The low temperatures in the cryotherapy recover chamber causes a reduction in skin temperatures triggering sending of physiological responses to the brain where temperatures are registered. At this point, maintenance of core temperature is rendered impossible if normal circulation of blood is obtained. Under the skin are receptors that then direct the nervous system to initiate vaso-constriction.

This process in turn reduces blood flow to the damaged tissues effectively preventing inflammation or simply the bruising or swelling around the injured area.

In addition, the body also receives hormones from the endocrine system while blood is enriched with nutrients, oxygen and enzymes that ensures the body's well-being.

Because you now have full knowledge on how whole body cryo machines work, lets focus on the Benefits Associated with Whole Body Cryotherapy.

Below are a few but the list is endless.

Pain relief and muscle recovery

Reduction of inflammation

Boost of immunity

Depression and Anxiety Treatment

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Evolution of Medical Cryotherapy Equipment

Use of cryotherapy in medicine started way back in mid 1800s, doctors made use of cold packs containing of salt and crushed ice solution.

Modern Cryotherapy application took shape in the 1960s and it has been proved that combination of physical exercise and cold is beneficial for quality clinical treatment outcome.

This approach has improved dermatological practices sometimes referred to as cryosurgery to get rid of some basal cancerous cells in the skin and also the removal of warts. In addition, cryotherapy reduces skin redness and shrinks the pores leaving you with a glowing healthy skin.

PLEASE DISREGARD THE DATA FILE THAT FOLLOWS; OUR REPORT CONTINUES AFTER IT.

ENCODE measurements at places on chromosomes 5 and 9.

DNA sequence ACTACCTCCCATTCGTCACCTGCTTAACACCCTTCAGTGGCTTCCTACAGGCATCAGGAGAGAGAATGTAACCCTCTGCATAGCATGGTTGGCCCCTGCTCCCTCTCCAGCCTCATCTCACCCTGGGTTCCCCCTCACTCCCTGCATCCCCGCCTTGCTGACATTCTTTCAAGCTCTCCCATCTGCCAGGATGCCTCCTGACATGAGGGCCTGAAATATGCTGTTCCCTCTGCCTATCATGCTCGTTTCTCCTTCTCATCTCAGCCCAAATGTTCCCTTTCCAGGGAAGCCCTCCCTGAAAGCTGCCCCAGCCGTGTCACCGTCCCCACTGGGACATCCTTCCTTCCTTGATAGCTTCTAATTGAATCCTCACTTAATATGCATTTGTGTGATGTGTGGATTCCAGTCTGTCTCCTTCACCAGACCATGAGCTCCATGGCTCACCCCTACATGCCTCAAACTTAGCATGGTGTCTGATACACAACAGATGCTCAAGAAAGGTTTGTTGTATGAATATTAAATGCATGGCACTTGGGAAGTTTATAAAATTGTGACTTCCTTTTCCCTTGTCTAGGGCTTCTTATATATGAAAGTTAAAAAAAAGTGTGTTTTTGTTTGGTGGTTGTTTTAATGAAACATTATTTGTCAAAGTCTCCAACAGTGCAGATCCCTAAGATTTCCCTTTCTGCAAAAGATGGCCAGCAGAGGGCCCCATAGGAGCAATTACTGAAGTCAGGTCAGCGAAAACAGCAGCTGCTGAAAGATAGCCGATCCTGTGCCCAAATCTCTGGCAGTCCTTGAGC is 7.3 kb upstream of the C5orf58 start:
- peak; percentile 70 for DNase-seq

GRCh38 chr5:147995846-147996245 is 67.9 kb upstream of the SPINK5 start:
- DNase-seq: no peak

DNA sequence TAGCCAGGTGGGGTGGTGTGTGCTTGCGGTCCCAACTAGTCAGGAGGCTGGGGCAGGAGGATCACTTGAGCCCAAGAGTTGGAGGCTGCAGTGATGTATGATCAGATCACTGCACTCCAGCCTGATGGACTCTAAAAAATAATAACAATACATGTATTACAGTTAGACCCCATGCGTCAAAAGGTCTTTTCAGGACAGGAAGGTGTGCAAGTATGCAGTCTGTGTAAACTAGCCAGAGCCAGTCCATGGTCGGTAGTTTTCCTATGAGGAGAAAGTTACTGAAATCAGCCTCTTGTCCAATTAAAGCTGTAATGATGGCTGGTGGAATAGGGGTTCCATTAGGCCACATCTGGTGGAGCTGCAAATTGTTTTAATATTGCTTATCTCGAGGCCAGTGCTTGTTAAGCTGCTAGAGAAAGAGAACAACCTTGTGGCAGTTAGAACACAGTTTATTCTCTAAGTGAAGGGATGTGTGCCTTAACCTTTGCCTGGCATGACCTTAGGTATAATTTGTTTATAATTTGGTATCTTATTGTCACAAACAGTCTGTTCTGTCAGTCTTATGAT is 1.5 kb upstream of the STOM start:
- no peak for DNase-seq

In 2000s, research based on the application of cryotherapy expanded significantly and scientists were able to explore the possibility of arthritis pain treatment using this mechanism.

Cryotherapy medical equipment having the ability to reduce inflammation can be used as a preventive treatment measure for cognitive decline and dementia.

In sports medicine, cryotherapy has been applied as a physical treatment aimed at enhancing recovery from injuries as well as to counteract inflammation, muscle spasms, pain and swelling.

Cryotherapy medical equipment innovated and used widely in sports medicine enhances performance and form of any athlete in preparation phase or even during training of high intensity to limit overuse.

As a professional athlete, consider cryotherapy to help improve your performance and you will definitely be surprised by the outcome that will aid in achieving your goals.


Gill, N., Beaven, C. and Cook, C. (2006). Effectiveness of post-match recovery strategies in rugby players. British Journal of Sports Medicine. 40: 260-3.

Hausswirth, C., Louis, J., Bieuzen, F., et al. (2011). Effects of whole-body cryotherapy vs. far-infrared vs. passive modalities on recovery from exercise-induced muscle damage in highly-trained runners. PloS ONE. 6(12): e27749. Doi:10.1371/journal.pone.0027749

Purnot, H., Biuezan, F., Louis, J. et al. (2011). Time-course changes in inflammatory response after whole-body cryotherapy multi exposures following severe exercise. PloS ONE. 6(7): e22748. Doi:10.1371/journal.pone.0022748